Lorenz Curve

Dispersion can be studied graphically also. For that we use what is called Lorenz Curve, after the name of Dr. Max O. Lorenz who first studied the dispersion of distribution of wealth by graphic method. This method is most commonly used to show inequality of income or wealth in a country and sometimes to make comparisons between countries or between different time periods. The Curve uses the information expressed in a cumulative manner to indicate the degree of variability. It is especially useful in comparing the variability of two or more distributions.

It has a draw back that it does not give any numerical value of the measure of dispersion. It merely gives a picture of the extent to which a series is pulled away from an equal distribution.

STEPS

  1. Find class midpoints.

  2. Cumulate the class midpoints .

  3. Cumulate the frequencies.

  4. Take the grand total of class midpoints and grand total of frequencies as 100.

  5. Then convert all the other cumulative class midpoints and cumulative frequencies into their respective percentages.

  6. Now mark cumulative percentages of frequencies on the x-axis and cumulative class midpoints on the y-axis. Note that each axis will have values from 0 to 100.

  7. Draw a line from the origin to the point whose co-ordinate is (100, 100). This line is xcalled the line of equal distribution.

  8. Then plot the cumulative values and cumulative frequencies, and join these points to get a curve.

  • Let us draw a Lorenz Curve for the following data and show the inequality in income.
  • Table 6.43
    Income Number of persons
    0 - 5000 5
    5000 - 10000 10
    10000 - 20000 18
    20000 - 40000 10
    40000 - 50000 7

    We need to create a table showing midpoints, cumulative midpoints, cumulative midpoints in percentages, frequency, cumulative frequency and cumulative frequency in percentage, this is shown in the below given table.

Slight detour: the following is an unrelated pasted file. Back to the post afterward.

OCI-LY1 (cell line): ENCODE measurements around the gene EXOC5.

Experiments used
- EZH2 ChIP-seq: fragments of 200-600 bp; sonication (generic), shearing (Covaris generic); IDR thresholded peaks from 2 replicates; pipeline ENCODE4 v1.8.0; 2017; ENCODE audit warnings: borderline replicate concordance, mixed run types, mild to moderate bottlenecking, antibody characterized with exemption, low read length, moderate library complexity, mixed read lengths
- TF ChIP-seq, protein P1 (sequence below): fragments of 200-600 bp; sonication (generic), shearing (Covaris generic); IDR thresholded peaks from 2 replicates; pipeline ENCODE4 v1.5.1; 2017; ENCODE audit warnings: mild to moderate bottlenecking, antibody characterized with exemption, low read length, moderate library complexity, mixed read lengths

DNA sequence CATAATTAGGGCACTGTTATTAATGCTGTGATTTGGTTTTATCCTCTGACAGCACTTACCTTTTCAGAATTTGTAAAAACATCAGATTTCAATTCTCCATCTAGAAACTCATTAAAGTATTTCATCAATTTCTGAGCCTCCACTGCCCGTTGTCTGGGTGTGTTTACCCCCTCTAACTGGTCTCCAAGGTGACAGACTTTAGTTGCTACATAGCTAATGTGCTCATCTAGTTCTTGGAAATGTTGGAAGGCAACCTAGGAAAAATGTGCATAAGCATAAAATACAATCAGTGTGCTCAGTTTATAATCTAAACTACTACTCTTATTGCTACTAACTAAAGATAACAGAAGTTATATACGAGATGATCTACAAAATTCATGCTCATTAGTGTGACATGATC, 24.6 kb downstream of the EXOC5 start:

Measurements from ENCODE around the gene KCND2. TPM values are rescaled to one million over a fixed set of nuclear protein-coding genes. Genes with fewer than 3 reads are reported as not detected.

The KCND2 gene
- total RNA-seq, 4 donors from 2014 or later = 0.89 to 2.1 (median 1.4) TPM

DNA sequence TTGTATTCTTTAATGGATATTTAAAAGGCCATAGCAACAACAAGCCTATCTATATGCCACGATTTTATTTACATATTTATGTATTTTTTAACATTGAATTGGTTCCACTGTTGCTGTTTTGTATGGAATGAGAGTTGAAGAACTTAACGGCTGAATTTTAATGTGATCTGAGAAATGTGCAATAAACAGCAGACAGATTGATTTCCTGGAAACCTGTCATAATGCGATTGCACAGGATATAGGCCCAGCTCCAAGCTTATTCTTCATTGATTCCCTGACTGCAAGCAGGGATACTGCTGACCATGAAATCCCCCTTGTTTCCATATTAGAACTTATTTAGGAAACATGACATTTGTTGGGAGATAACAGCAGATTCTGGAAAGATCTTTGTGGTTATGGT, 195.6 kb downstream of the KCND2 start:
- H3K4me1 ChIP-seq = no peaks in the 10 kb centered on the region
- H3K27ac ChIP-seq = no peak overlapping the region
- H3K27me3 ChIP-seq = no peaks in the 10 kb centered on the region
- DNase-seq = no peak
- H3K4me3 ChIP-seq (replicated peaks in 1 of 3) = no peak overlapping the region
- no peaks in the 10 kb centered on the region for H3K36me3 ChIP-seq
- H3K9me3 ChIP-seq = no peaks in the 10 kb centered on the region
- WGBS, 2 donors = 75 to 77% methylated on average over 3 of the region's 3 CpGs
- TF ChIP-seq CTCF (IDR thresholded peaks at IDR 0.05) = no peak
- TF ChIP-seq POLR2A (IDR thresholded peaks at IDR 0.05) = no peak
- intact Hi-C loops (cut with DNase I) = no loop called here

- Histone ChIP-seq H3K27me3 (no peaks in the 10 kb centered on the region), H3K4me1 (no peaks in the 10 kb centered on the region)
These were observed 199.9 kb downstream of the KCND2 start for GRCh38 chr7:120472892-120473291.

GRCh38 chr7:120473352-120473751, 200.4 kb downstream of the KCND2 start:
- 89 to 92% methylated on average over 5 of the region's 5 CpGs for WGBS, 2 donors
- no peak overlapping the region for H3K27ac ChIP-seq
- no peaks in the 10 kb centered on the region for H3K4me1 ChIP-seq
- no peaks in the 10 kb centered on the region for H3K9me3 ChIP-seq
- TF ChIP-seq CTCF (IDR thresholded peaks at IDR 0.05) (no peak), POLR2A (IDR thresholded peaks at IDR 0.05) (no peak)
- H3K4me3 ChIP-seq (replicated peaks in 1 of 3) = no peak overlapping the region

Table 6.44
    Income Midpoints Cumulative midpoints Cumulative midpoints in percentages Frequency Cumulative frequency Cumulative frequency in percentages
    0 - 5000 2500 2500 \(\mathbf{ {{{\frac{100}{100000}} \,× \,2500 }\, =\,2.5}} \) 5 5 \(\mathbf{ {{{\frac{100}{50}} \,× \,5 }\, =\,10}} \)
    5000 - 10000 7500 10000 \(\mathbf{ {{{\frac{100}{100000}} \,× \,10000 }\, =\,10}} \) 10 15 \(\mathbf{ {{{\frac{100}{50}} \,× \,15 }\, =\,30}} \)
    10000 - 20000 15000 25000 \(\mathbf{ {{{\frac{100}{100000}} \,× \,25000 }\, =\,25}} \) 18 33 \(\mathbf{ {{{\frac{100}{50}} \,× \,33 }\, =\,66}} \)
    20000 - 40000 30000 55000 \(\mathbf{ {{{\frac{100}{100000}} \,× \,55000 }\, =\,55}} \) 10 43 \(\mathbf{ {{{\frac{100}{50}} \,× \,43 }\, =\,86}} \)
    40000 - 50000 45000 100000 \(\mathbf{ {{{\frac{100}{100000}} \,× \,100000 }\, =\,100}} \) 7 50 \(\mathbf{ {{{\frac{100}{50}} \,× \,50 }\, =\,100}} \)

    Note that for drawing Lorenz curve we take the frequency components along the x-axis and the corresponding value components along the y-axis. From the above table, we get the co-ordinates to be plotted as:

    (x, y) = (10, 2.5), (30, 10), (66, 25), (86, 55), (100, 100)

    From the above figure it is clear that along the line OC, the distribution of income proportionately equal; so that 5% of the income is shared by 5% of the population, 15% of the income is shared by 15% of the population, and so on. Hence we call OC as the line of equal distribution. The farther the curve OAC from this line, the greater is the variability present in the distribution, If there are two or more curves, the one which is the farthest from the line OC has the highest dispersion.